As you might have noticed, we've had quite a bit of Asian design coverage lately (with a few more stories to come): between the second annual Beijing Design Week, a trip to Shanghai for Interior Lifestyle China and last week's design events in Tokyo, we're hoping to bring you the best of design from the Eastern Hemisphere this fall.
Of course, I'll be the first to admit that our coverage hasn't been quite as quick as we'd like, largely due to the speed bump of the language barrier. At least two of your friendly Core77 Editors speak passable Mandarin, but when it comes to parsing large amounts of technical information, the process becomes significantly more labor-intensive than your average blogpost... which is precisely why I was interested to learn that Microsoft Research is on the case.
In a recent talk in Tianjin, China, Chief Research Officer Rick Rashid (no relation to Karim) presented their latest breakthrough in speech recognition technology, a significant improvement from the 20–25% error of current software. Working with a team from the University of Toronto, Microsoft Research has "reduced the word error rate for speech by over 30% compared to previous methods. This means that rather than having one word in 4 or 5 incorrect, now the error rate is one word in 7 or 8."
An abridged transcript of the talk is available on the Microsoft Next blog if you want to follow along:
In the late 1970s a group of researchers at Carnegie Mellon University made a significant breakthrough in speech recognition using a technique called hidden Markov modeling which allowed them to use training data from many speakers to build statistical speech models that were much more robust. As a result, over the last 30 years speech systems have gotten better and better. In the last 10 years the combination of better methods, faster computers and the ability to process dramatically more data has led to many practical uses.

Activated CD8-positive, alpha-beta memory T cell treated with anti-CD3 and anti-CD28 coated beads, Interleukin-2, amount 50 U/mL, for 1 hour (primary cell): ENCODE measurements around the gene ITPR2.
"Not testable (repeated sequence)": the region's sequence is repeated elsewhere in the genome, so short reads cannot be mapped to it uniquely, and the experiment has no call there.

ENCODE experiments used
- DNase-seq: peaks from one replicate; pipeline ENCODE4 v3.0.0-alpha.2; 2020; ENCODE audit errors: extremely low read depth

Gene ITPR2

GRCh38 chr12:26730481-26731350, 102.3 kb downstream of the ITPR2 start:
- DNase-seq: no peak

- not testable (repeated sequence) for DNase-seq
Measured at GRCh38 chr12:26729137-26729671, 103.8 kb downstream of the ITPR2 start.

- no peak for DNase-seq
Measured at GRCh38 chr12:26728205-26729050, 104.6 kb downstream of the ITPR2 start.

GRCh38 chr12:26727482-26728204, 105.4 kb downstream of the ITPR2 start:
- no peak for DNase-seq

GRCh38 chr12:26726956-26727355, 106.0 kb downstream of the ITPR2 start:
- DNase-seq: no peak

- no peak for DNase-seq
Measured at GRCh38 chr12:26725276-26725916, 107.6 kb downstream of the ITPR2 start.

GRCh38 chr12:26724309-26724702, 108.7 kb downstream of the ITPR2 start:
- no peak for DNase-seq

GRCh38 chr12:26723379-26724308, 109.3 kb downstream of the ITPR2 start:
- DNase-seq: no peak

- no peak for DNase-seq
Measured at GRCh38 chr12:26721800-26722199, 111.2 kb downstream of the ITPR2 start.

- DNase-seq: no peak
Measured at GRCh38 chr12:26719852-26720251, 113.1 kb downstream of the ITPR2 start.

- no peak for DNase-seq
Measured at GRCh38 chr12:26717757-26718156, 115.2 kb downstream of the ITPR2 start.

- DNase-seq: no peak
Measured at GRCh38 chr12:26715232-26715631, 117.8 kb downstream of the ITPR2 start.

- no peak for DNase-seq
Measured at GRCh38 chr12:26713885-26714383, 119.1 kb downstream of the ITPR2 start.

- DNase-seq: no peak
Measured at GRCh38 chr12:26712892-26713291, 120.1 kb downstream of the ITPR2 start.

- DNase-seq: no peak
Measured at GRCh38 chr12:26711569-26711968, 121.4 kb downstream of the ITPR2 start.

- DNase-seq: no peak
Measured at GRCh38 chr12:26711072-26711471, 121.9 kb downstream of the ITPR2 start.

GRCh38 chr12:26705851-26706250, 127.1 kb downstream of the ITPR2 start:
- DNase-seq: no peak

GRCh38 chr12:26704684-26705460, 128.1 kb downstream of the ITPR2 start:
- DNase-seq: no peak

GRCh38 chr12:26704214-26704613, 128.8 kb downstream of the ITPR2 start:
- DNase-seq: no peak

Just over two years ago, researchers at Microsoft Research and the University of Toronto made another breakthrough. By using a technique called Deep Neural Networks, which is patterned after human brain behavior, researchers were able to train more discriminative and better speech recognizers than previous methods.
Once Rashid has gotten the audience up to speed, he starts discussing how current technology is implemented in extant translation services (5:03). "It happens in two steps," he explains. "The first takes my words and finds the Chinese equivalents, and while non-trivial, this is the easy part. The second reorders the words to be appropriate for Chinese, an important step for correct translation between languages."
Short though it may be, the talk is a slow build of relatively dry subject matter until Rashid gets to the topic at hand at 6:45: "Now the last step that I want to take is to be able to speak to you in Chinese." But listening to him talk for those first seven-and-a-half minutes is exactly the point: the software has extrapolated Rashid's voice from an hour-long speech sample, and it modulates the translated audio based on his English speech patterns.
Thus, I recommend watching (or at least listening) to the video from the beginning to get a sense for Rashid's inflection and timbre... but if you're in some kind of hurry, here's the payoff:
Amazing. Read the whole post here